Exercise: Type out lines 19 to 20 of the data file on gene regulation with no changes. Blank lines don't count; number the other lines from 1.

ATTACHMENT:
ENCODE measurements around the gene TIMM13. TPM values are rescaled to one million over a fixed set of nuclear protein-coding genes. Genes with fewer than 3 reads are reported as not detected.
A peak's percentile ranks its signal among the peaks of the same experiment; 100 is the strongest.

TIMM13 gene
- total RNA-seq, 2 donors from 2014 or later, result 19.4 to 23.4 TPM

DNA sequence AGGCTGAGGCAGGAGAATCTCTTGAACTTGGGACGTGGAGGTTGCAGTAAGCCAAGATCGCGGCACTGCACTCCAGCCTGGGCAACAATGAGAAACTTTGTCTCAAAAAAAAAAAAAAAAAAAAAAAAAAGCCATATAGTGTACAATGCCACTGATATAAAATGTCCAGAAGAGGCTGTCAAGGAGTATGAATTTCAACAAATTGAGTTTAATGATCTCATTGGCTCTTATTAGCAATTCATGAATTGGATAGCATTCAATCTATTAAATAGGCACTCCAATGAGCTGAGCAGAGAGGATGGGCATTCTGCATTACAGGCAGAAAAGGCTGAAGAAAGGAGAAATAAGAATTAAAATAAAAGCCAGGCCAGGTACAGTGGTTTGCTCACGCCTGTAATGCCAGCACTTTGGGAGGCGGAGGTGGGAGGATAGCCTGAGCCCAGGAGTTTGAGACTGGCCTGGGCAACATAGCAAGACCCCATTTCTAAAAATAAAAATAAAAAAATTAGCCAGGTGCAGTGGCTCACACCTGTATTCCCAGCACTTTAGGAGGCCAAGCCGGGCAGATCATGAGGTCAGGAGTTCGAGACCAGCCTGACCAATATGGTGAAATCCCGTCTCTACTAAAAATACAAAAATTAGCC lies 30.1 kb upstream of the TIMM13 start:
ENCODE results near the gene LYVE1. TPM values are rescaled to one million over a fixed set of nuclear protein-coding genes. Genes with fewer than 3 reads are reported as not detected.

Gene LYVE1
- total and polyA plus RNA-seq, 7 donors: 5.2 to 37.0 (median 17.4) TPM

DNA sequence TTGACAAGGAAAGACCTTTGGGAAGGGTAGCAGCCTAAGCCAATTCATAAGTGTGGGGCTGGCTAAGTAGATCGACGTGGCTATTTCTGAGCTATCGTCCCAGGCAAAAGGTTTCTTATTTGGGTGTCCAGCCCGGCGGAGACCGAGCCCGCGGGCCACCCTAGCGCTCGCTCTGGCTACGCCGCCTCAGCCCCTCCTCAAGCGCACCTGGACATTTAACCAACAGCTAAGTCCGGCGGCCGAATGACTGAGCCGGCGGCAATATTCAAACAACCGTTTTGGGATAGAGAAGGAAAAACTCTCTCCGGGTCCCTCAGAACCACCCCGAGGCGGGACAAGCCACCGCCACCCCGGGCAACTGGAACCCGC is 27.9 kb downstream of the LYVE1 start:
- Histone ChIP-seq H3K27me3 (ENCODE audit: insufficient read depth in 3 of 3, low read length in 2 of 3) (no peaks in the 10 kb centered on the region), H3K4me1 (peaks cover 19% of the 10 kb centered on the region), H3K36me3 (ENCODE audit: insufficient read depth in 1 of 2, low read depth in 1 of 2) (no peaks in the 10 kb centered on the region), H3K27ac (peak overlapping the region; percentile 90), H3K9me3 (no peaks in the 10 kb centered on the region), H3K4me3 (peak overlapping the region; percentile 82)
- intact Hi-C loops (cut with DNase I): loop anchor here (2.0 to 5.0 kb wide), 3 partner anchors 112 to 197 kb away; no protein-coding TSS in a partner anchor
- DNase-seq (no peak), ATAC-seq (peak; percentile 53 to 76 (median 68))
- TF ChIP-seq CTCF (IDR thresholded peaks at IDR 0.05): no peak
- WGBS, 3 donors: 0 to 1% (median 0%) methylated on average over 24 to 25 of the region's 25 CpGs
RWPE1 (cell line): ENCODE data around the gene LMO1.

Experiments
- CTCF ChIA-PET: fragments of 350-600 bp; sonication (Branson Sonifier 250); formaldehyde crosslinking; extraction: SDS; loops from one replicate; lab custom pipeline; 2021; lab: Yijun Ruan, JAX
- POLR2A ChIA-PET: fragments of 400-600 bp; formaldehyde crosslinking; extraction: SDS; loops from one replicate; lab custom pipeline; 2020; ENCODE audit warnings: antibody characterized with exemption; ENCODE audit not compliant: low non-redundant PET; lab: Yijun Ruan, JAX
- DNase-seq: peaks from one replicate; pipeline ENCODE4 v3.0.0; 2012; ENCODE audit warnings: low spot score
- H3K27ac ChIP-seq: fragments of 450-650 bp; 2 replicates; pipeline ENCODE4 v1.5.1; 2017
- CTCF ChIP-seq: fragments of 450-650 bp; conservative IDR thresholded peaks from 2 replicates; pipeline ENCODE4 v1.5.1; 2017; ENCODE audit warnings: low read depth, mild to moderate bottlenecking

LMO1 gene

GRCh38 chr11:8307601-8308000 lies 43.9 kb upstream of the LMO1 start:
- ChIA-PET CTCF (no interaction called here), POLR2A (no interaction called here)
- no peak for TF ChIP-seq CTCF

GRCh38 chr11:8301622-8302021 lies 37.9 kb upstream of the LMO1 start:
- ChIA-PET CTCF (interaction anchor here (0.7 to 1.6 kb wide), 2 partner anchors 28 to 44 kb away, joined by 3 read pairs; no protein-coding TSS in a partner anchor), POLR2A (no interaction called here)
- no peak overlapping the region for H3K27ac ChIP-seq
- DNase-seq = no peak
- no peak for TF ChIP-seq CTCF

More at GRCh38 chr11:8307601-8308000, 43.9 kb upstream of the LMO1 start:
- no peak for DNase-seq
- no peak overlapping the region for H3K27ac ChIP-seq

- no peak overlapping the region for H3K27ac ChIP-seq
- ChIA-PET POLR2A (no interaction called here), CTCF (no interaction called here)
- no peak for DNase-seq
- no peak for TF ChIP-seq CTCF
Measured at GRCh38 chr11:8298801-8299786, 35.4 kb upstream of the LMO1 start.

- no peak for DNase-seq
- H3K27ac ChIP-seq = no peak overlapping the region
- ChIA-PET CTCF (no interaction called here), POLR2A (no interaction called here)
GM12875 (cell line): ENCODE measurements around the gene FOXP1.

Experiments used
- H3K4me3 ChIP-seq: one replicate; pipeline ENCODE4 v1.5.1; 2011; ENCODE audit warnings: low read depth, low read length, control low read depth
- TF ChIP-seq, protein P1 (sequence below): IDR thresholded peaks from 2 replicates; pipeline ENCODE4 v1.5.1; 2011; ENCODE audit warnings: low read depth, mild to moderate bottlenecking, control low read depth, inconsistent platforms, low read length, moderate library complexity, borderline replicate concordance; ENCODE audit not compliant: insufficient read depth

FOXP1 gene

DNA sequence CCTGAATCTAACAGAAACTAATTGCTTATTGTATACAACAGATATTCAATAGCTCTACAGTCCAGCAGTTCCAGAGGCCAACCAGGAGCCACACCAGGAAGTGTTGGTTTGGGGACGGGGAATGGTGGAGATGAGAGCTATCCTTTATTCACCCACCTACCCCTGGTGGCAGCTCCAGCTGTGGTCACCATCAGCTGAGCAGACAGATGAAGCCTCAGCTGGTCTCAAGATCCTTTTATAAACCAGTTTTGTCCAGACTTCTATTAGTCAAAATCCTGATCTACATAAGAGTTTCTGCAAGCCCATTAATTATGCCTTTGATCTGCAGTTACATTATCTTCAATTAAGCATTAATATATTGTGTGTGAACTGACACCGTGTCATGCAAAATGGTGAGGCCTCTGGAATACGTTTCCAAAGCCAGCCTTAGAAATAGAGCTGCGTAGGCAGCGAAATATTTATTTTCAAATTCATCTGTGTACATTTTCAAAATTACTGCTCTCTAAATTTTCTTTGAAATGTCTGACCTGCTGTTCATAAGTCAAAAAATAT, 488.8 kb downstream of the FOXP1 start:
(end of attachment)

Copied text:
- DNase-seq: peaks from one replicate; pipeline ENCODE4 v3.0.0; 2012; ENCODE audit warnings: low spot score
- H3K27ac ChIP-seq: fragments of 450-650 bp; 2 replicates; pipeline ENCODE4 v1.5.1; 2017